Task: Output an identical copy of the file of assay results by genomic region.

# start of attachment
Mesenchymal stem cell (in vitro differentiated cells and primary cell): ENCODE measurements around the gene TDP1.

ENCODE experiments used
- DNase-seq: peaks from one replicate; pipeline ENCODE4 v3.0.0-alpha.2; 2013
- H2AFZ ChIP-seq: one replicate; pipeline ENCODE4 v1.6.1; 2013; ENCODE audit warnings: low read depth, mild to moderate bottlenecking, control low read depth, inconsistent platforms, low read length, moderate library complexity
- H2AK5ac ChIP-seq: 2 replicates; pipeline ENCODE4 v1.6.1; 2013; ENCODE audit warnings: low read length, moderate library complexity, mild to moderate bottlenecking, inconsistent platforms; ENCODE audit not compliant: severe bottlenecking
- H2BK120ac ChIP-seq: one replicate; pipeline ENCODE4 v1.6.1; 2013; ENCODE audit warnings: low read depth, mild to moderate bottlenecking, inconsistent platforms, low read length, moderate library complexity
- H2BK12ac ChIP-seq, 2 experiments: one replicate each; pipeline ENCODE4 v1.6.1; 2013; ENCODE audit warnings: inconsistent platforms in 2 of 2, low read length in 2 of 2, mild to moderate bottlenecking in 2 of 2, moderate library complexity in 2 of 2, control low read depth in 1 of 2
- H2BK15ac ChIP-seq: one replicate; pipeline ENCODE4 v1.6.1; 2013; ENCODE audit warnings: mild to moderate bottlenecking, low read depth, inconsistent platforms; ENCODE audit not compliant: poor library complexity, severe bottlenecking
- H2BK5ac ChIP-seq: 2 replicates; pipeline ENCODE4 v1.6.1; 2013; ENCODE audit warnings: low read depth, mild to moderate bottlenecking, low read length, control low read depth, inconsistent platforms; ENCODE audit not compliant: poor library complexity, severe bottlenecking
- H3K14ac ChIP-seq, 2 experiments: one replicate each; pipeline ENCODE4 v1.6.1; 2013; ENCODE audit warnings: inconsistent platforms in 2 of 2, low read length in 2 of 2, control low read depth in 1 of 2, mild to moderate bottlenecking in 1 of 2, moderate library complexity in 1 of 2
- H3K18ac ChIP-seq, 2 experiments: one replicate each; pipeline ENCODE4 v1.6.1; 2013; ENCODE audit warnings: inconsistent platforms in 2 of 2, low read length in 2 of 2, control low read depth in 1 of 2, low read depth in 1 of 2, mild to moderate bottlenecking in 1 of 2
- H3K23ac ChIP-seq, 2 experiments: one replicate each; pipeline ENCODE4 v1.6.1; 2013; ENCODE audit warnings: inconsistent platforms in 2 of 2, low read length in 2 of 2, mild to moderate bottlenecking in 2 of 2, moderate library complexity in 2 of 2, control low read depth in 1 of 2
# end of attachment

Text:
Mesenchymal stem cell (in vitro differentiated cells and primary cell): ENCODE measurements around the gene TDP1.

ENCODE experiments used
- DNase-seq: peaks from one replicate; pipeline ENCODE4 v3.0.0-alpha.2; 2013
- H2AFZ ChIP-seq: one replicate; pipeline ENCODE4 v1.6.1; 2013; ENCODE audit warnings: low read depth, mild to moderate bottlenecking, control low read depth, inconsistent platforms, low read length, moderate library complexity
- H2AK5ac ChIP-seq: 2 replicates; pipeline ENCODE4 v1.6.1; 2013; ENCODE audit warnings: low read length, moderate library complexity, mild to moderate bottlenecking, inconsistent platforms; ENCODE audit not compliant: severe bottlenecking
- H2BK120ac ChIP-seq: one replicate; pipeline ENCODE4 v1.6.1; 2013; ENCODE audit warnings: low read depth, mild to moderate bottlenecking, inconsistent platforms, low read length, moderate library complexity
- H2BK12ac ChIP-seq, 2 experiments: one replicate each; pipeline ENCODE4 v1.6.1; 2013; ENCODE audit warnings: inconsistent platforms in 2 of 2, low read length in 2 of 2, mild to moderate bottlenecking in 2 of 2, moderate library complexity in 2 of 2, control low read depth in 1 of 2
- H2BK15ac ChIP-seq: one replicate; pipeline ENCODE4 v1.6.1; 2013; ENCODE audit warnings: mild to moderate bottlenecking, low read depth, inconsistent platforms; ENCODE audit not compliant: poor library complexity, severe bottlenecking
- H2BK5ac ChIP-seq: 2 replicates; pipeline ENCODE4 v1.6.1; 2013; ENCODE audit warnings: low read depth, mild to moderate bottlenecking, low read length, control low read depth, inconsistent platforms; ENCODE audit not compliant: poor library complexity, severe bottlenecking
- H3K14ac ChIP-seq, 2 experiments: one replicate each; pipeline ENCODE4 v1.6.1; 2013; ENCODE audit warnings: inconsistent platforms in 2 of 2, low read length in 2 of 2, control low read depth in 1 of 2, mild to moderate bottlenecking in 1 of 2, moderate library complexity in 1 of 2
- H3K18ac ChIP-seq, 2 experiments: one replicate each; pipeline ENCODE4 v1.6.1; 2013; ENCODE audit warnings: inconsistent platforms in 2 of 2, low read length in 2 of 2, control low read depth in 1 of 2, low read depth in 1 of 2, mild to moderate bottlenecking in 1 of 2
- H3K23ac ChIP-seq, 2 experiments: one replicate each; pipeline ENCODE4 v1.6.1; 2013; ENCODE audit warnings: inconsistent platforms in 2 of 2, low read length in 2 of 2, mild to moderate bottlenecking in 2 of 2, moderate library complexity in 2 of 2, control low read depth in 1 of 2